# upper bounds for $\int_a^{b} \frac{\exp(x)}{x}\ dx$

Let $$a be a positive real numbers. Are there tight upper bounds for $$\int_a^{b} \frac{\exp(x)}{x}\ dx$$, specially asymptotic bounds when $$a, b,\frac{b}{a}\to\infty$$?

• The given integral is the exponential integral. Sep 3 '19 at 23:05
• What is your progress so far? Sep 3 '19 at 23:27

Applying integration by parts $$n$$ times gives

\begin{align*} \int_{a}^{b} \frac{e^x}{x} \, \mathrm{d}x = e^b R_n(b) - e^a R_n(a) + \int_{a}^{b} \frac{n! e^{x}}{x^{n+1}} \, \mathrm{d}x, \end{align*}

where $$R_n(x) = \sum_{k=1}^{n} \frac{(k-1)!}{x^k}$$. Now, as $$a, b, (b/a) \to \infty$$, the last integral is bounded by $$\mathcal{O}(e^b / b^{n+1})$$, and so, we get

$$\int_{a}^{b} \frac{e^x}{x} \, \mathrm{d}x = e^b R_{n}(b) + \mathcal{O}(e^b /b^{n+1}).$$

as $$a, b, (b/a) \to \infty$$, for each fixed $$n \geq 1$$.

The integral will be asymptotically $$\frac{e^b}b$$.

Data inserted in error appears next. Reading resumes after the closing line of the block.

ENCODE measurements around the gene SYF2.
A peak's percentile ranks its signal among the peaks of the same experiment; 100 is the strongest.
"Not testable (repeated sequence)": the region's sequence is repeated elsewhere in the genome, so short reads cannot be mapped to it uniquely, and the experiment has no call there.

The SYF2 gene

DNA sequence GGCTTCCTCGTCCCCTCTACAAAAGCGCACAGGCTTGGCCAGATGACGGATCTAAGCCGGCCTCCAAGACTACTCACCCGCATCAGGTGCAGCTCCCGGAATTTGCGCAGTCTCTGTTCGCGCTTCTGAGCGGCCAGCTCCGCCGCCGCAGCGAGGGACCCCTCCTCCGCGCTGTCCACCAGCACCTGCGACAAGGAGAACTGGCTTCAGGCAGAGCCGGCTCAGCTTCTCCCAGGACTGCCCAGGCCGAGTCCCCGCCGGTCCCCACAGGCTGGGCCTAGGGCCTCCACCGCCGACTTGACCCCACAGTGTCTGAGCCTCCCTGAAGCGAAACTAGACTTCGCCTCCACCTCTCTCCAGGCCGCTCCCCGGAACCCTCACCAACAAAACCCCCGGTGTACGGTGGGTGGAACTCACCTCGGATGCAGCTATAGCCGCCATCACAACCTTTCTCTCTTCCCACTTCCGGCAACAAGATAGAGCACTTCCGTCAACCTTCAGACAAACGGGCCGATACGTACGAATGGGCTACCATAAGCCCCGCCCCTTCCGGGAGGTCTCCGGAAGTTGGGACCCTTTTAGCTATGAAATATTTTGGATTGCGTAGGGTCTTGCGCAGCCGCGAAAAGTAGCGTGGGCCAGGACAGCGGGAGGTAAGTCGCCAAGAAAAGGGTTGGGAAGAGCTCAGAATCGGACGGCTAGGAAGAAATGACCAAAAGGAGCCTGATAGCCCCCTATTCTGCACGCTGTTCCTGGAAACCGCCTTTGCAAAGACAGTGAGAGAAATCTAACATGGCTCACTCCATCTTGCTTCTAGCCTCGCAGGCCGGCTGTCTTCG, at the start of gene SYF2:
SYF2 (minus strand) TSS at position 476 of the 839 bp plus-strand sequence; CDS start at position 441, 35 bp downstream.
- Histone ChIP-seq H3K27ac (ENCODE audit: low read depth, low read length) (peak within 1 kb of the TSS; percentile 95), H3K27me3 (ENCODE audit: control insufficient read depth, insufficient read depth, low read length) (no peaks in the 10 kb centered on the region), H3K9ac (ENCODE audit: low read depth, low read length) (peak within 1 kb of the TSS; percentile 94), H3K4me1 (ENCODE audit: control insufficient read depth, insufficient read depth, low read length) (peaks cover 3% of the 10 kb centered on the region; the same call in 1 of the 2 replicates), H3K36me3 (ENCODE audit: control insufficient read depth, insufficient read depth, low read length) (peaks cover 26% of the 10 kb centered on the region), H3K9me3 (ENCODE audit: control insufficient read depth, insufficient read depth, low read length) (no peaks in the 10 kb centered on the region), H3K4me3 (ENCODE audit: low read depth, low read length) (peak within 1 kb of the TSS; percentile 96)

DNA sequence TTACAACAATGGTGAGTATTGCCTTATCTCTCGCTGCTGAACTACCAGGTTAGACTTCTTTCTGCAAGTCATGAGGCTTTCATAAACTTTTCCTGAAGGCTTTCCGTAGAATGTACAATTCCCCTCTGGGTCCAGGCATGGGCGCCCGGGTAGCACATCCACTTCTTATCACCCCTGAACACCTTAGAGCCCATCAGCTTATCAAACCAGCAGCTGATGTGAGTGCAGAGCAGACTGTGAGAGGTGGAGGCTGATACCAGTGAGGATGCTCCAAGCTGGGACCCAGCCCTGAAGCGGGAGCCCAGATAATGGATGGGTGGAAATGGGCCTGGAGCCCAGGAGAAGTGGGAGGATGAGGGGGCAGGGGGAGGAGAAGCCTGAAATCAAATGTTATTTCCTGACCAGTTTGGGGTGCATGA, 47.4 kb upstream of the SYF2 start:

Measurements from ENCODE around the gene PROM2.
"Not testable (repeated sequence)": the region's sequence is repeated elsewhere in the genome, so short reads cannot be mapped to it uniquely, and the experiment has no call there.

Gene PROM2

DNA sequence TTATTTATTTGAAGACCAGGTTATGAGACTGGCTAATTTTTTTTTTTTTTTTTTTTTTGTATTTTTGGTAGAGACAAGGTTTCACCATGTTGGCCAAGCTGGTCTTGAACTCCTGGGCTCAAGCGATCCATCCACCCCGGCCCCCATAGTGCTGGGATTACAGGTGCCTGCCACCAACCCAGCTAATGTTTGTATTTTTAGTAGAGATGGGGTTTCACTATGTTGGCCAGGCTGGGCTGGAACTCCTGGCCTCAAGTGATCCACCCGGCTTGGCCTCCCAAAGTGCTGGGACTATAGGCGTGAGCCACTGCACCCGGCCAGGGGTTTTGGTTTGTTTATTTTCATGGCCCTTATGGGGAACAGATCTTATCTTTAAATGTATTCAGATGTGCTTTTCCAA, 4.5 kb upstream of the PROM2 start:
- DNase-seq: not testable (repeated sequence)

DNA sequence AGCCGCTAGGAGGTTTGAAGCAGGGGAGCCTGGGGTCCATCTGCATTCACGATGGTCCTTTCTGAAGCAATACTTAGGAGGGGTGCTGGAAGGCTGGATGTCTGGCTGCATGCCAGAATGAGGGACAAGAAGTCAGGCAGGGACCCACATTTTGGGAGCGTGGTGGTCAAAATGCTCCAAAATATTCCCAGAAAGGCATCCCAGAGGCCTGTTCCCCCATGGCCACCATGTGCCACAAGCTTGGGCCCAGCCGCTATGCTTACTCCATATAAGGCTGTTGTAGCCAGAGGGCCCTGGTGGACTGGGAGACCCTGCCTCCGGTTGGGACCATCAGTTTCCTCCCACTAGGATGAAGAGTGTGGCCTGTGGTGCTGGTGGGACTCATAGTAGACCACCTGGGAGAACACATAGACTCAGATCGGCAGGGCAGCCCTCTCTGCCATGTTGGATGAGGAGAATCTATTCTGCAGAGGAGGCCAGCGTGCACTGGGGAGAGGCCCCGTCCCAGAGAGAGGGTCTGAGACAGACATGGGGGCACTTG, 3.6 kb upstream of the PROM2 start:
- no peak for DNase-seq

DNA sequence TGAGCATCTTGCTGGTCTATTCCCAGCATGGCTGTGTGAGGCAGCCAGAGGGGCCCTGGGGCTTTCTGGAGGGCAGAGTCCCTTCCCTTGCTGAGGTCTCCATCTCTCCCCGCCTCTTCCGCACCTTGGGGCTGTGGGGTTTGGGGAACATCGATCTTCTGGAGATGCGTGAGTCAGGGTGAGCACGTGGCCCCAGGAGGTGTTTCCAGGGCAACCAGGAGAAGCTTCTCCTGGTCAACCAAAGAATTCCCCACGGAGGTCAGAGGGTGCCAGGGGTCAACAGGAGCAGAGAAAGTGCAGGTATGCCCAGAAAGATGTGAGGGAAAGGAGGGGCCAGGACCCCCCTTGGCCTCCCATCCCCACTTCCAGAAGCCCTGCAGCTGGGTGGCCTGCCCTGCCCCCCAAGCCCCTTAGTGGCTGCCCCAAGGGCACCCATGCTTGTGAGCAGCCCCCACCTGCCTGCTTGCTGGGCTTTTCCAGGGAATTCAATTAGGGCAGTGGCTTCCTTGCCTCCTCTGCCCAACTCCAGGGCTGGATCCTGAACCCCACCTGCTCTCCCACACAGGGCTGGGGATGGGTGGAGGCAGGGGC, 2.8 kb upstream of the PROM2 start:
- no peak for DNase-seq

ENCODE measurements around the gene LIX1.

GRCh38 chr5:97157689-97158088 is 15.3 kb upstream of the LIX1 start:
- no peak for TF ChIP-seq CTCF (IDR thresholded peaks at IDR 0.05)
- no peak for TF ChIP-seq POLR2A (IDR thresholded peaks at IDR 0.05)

The lower bound $$\int_a^b \frac{e^x}x\,dx > \int_a^b \frac{e^x}b\,dx = \frac{e^b-e^a}b$$ is easy. For an upper bound, for any $$c\in(a,b)$$ we have \begin{align*} \int_a^b \frac{e^x}x\,dx &= \int_a^c \frac{e^x}x\,dx + \int_c^b \frac{e^x}x\,dx \\ &< \int_a^c \frac{e^x}a\,dx + \int_c^b \frac{e^x}c\,dx \\ &= \frac{e^c-e^a}a + \frac{e^b-e^c}c; \end{align*} taking $$c$$ close (but not too close) to $$b$$, for example $$c=b-\sqrt{ab}$$ (valid when $$\frac ba$$ isn't too small), recovers the asymptotic $$\frac{e^b}b$$.

One takeaway: always try trivial bounds first; and if the integrand (or summand) consists of an increasing function times a decreasing function, try cutting the integral (or series) at an arbitrary middle point and try trivial bounds on each portion separately.